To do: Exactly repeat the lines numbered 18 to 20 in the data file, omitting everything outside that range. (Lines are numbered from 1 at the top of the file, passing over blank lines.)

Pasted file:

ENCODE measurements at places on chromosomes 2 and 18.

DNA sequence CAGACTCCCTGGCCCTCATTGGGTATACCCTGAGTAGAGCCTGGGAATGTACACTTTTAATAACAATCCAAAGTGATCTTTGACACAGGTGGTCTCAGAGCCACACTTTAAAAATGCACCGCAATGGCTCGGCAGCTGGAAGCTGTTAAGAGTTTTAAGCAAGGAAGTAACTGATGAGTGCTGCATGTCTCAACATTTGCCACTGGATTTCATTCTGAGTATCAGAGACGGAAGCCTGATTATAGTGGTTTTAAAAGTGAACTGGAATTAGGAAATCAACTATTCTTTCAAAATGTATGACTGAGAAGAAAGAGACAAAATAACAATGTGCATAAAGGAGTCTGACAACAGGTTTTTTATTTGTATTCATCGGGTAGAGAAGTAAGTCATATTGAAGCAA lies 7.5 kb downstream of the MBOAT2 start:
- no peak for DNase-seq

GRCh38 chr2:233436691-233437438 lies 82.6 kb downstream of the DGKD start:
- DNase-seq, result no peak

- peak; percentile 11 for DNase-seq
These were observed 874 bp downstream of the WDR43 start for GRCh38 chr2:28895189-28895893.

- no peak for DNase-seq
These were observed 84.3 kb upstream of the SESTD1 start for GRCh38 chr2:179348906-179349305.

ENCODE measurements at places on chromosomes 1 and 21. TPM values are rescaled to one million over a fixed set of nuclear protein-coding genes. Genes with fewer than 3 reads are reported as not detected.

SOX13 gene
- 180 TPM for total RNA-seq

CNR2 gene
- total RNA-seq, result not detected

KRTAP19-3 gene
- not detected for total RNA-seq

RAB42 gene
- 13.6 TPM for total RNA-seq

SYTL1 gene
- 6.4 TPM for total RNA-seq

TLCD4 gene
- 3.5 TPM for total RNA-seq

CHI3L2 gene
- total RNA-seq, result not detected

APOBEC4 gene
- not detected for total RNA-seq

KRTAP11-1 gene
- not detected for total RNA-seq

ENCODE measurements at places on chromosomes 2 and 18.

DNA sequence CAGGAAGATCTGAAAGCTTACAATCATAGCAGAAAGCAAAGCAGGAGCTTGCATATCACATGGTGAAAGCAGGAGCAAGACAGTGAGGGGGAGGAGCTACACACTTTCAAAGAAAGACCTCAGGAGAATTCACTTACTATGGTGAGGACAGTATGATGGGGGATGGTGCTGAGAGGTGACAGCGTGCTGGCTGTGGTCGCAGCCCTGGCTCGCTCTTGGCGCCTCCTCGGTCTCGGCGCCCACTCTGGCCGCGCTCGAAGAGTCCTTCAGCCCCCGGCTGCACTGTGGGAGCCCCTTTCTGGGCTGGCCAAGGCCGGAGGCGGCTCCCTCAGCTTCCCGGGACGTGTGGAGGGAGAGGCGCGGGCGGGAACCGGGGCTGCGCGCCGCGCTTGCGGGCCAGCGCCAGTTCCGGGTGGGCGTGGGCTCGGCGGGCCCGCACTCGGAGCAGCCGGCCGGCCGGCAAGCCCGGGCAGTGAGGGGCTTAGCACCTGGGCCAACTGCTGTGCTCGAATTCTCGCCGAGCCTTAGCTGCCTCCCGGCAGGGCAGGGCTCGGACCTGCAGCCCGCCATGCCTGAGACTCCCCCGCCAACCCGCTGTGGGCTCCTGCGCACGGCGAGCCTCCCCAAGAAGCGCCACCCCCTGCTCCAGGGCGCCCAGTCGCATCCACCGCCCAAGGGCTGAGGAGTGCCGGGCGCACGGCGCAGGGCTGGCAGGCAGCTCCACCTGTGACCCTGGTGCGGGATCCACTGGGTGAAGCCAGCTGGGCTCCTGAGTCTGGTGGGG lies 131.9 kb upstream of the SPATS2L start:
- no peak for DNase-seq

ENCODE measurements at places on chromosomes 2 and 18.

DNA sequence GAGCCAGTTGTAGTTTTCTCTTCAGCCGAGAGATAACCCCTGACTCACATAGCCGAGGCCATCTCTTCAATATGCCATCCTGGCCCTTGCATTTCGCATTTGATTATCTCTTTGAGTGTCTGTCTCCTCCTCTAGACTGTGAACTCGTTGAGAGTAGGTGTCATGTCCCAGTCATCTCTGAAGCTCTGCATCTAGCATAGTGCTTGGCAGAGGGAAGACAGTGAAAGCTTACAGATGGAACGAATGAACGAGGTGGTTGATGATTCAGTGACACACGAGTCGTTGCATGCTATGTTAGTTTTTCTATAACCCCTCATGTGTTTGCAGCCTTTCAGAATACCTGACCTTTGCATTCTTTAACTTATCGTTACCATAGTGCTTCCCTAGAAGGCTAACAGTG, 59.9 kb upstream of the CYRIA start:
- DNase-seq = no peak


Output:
- 13.6 TPM for total RNA-seq

SYTL1 gene
- 6.4 TPM for total RNA-seq